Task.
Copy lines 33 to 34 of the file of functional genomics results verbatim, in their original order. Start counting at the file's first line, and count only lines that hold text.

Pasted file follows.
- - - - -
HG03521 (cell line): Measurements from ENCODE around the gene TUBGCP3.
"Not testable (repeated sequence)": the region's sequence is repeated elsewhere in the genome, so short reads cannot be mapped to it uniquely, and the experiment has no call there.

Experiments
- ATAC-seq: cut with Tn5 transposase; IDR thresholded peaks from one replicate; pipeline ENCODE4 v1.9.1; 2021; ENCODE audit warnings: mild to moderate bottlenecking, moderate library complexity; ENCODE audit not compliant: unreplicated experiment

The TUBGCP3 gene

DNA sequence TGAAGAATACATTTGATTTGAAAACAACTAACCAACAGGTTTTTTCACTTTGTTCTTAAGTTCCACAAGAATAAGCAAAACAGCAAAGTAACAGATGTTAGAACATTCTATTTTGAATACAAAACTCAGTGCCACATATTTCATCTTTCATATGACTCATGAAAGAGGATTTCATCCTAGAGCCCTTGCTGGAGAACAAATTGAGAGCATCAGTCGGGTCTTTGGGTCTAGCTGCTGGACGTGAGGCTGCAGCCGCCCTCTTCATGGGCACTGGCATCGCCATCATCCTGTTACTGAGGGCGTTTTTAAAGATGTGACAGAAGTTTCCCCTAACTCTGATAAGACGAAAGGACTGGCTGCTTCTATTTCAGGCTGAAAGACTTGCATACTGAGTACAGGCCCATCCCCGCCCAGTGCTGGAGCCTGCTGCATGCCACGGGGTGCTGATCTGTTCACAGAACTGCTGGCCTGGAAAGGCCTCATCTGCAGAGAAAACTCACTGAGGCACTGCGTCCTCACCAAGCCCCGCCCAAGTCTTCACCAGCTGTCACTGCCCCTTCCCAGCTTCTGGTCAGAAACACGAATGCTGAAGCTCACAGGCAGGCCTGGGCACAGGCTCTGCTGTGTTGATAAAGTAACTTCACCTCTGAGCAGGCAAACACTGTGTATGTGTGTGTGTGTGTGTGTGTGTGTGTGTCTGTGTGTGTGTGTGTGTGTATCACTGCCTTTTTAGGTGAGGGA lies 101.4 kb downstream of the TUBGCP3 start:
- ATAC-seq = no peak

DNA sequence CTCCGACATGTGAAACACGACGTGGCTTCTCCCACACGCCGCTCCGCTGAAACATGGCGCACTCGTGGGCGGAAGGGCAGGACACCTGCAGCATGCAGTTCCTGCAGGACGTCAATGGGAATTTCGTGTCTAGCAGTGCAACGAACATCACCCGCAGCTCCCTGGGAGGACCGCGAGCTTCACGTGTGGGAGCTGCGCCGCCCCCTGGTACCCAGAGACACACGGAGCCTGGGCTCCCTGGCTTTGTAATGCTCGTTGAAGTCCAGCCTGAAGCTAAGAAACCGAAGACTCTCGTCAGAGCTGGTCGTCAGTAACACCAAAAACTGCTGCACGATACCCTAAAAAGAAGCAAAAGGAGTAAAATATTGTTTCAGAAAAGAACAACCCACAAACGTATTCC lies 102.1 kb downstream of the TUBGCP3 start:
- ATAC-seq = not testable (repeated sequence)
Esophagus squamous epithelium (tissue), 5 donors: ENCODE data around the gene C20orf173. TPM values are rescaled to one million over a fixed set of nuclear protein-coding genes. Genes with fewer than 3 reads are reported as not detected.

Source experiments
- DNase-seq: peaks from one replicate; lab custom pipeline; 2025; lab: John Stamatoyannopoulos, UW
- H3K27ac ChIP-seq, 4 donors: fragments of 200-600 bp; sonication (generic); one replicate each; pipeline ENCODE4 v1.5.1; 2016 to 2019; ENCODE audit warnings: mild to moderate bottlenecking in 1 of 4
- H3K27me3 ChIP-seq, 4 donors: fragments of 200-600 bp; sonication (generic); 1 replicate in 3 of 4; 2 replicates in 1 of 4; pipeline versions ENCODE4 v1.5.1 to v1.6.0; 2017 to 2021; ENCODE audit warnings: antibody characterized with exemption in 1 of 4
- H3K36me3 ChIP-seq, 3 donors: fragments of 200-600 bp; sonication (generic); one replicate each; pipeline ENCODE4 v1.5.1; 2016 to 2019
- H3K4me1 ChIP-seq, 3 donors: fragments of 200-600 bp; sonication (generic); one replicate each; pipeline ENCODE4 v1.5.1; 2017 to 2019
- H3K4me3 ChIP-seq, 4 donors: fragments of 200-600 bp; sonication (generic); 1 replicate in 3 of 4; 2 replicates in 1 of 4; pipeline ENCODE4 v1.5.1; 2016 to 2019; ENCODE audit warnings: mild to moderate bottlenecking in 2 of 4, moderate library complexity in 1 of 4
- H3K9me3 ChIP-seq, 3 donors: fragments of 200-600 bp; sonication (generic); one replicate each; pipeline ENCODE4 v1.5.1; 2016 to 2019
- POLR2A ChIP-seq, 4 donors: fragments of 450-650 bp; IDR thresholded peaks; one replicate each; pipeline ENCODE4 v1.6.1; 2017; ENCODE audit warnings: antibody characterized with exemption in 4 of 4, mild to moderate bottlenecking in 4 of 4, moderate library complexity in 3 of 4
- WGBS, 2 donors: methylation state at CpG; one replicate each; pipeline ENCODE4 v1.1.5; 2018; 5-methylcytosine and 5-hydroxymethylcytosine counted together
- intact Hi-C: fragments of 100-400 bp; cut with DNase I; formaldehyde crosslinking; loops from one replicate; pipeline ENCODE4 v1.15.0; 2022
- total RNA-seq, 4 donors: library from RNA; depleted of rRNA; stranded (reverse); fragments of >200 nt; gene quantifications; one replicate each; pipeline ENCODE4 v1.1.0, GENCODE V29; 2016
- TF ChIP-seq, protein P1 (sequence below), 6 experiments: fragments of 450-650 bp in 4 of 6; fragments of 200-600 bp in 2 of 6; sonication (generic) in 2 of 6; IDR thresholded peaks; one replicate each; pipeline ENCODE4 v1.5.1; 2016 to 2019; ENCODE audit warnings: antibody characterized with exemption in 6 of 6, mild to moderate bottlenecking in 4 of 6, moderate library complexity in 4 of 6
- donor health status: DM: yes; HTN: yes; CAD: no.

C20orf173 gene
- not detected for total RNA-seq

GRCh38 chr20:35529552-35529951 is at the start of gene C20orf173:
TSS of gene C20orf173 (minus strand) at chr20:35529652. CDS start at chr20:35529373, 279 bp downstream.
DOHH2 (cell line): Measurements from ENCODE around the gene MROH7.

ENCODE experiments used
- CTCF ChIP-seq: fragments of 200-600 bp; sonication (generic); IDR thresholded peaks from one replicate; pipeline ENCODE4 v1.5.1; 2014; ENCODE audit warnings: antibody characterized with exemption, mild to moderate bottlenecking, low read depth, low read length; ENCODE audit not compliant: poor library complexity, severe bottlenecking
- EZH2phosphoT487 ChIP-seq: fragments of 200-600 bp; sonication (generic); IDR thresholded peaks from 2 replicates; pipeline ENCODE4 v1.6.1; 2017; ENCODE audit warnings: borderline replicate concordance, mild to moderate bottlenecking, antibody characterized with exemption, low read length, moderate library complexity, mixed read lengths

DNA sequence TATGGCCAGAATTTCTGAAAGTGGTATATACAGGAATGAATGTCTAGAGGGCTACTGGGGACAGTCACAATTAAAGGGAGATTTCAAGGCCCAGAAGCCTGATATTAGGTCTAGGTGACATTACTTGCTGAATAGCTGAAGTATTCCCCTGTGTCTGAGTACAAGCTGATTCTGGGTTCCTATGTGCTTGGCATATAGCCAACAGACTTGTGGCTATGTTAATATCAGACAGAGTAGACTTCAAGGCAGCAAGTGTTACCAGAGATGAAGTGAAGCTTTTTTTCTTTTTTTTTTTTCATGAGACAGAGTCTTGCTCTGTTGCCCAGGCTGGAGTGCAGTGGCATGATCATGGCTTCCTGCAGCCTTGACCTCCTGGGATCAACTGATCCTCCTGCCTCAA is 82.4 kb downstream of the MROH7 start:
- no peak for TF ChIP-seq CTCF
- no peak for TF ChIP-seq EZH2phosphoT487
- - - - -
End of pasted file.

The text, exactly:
DNA sequence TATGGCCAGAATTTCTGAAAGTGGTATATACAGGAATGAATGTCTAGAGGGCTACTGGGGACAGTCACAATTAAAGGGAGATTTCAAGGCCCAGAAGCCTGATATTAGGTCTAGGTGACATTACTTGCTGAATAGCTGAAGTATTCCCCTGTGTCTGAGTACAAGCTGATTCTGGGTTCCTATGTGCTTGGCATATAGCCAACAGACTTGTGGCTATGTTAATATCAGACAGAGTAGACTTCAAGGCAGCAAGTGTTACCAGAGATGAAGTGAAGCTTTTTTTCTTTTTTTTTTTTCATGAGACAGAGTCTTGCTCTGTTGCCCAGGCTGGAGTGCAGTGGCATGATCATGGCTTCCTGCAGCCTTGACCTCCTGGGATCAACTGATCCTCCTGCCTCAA is 82.4 kb downstream of the MROH7 start:
- no peak for TF ChIP-seq CTCF